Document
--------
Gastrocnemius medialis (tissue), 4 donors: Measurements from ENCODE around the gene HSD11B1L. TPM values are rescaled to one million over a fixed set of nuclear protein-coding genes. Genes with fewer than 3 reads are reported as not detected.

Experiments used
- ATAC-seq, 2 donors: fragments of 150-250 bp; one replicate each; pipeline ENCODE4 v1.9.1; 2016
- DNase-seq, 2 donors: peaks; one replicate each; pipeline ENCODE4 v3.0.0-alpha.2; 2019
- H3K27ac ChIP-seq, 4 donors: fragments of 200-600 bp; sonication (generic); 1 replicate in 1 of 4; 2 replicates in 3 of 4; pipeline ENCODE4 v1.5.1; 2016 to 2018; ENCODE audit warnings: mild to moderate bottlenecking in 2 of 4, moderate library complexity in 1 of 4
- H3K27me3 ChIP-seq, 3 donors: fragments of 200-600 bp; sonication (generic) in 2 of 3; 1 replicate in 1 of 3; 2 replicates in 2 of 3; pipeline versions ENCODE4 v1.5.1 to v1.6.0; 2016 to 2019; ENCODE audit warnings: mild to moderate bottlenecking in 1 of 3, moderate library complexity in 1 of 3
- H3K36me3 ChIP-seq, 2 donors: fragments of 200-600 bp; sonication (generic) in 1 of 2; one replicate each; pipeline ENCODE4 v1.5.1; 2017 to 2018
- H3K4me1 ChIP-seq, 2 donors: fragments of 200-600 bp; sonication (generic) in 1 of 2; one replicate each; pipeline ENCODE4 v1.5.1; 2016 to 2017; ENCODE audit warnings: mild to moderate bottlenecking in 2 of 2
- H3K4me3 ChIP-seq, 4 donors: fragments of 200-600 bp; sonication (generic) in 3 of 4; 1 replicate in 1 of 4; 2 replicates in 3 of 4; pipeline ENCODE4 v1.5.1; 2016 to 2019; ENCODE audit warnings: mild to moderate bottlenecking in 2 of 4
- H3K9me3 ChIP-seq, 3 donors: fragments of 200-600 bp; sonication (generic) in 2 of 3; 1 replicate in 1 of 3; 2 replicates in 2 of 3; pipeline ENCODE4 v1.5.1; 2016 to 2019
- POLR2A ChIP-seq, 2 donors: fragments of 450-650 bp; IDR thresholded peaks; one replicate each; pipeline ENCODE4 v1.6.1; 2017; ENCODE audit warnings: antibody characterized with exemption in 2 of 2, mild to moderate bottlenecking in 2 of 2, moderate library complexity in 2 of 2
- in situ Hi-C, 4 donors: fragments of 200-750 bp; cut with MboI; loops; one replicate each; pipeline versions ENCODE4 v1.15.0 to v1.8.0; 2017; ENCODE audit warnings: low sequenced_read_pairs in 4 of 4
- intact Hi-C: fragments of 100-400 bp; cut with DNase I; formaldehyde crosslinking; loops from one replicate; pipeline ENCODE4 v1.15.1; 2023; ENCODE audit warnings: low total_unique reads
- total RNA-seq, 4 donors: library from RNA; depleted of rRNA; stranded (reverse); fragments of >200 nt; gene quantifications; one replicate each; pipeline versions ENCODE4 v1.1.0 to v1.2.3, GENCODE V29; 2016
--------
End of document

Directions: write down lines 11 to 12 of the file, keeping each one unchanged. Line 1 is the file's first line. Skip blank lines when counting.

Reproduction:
- POLR2A ChIP-seq, 2 donors: fragments of 450-650 bp; IDR thresholded peaks; one replicate each; pipeline ENCODE4 v1.6.1; 2017; ENCODE audit warnings: antibody characterized with exemption in 2 of 2, mild to moderate bottlenecking in 2 of 2, moderate library complexity in 2 of 2
- in situ Hi-C, 4 donors: fragments of 200-750 bp; cut with MboI; loops; one replicate each; pipeline versions ENCODE4 v1.15.0 to v1.8.0; 2017; ENCODE audit warnings: low sequenced_read_pairs in 4 of 4